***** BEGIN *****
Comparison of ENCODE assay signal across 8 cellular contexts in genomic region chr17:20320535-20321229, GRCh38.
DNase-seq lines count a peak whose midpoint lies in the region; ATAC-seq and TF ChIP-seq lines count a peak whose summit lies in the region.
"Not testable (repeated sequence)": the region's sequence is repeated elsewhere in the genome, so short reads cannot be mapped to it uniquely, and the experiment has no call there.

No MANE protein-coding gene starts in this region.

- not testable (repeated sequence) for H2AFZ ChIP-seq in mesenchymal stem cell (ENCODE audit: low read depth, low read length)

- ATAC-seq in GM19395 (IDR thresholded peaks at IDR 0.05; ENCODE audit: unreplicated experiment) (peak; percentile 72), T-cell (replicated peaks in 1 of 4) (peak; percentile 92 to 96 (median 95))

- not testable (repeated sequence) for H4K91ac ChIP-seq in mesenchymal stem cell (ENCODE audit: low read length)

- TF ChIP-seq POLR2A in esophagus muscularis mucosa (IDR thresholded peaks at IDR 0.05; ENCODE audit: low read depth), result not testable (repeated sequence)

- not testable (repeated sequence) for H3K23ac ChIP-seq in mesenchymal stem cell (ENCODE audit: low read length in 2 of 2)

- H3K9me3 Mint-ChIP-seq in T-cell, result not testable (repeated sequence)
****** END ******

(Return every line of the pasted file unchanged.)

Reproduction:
Comparison of ENCODE assay signal across 8 cellular contexts in genomic region chr17:20320535-20321229, GRCh38.
DNase-seq lines count a peak whose midpoint lies in the region; ATAC-seq and TF ChIP-seq lines count a peak whose summit lies in the region.
"Not testable (repeated sequence)": the region's sequence is repeated elsewhere in the genome, so short reads cannot be mapped to it uniquely, and the experiment has no call there.

No MANE protein-coding gene starts in this region.

- not testable (repeated sequence) for H2AFZ ChIP-seq in mesenchymal stem cell (ENCODE audit: low read depth, low read length)

- ATAC-seq in GM19395 (IDR thresholded peaks at IDR 0.05; ENCODE audit: unreplicated experiment) (peak; percentile 72), T-cell (replicated peaks in 1 of 4) (peak; percentile 92 to 96 (median 95))

- not testable (repeated sequence) for H4K91ac ChIP-seq in mesenchymal stem cell (ENCODE audit: low read length)

- TF ChIP-seq POLR2A in esophagus muscularis mucosa (IDR thresholded peaks at IDR 0.05; ENCODE audit: low read depth), result not testable (repeated sequence)

- not testable (repeated sequence) for H3K23ac ChIP-seq in mesenchymal stem cell (ENCODE audit: low read length in 2 of 2)

- H3K9me3 Mint-ChIP-seq in T-cell, result not testable (repeated sequence)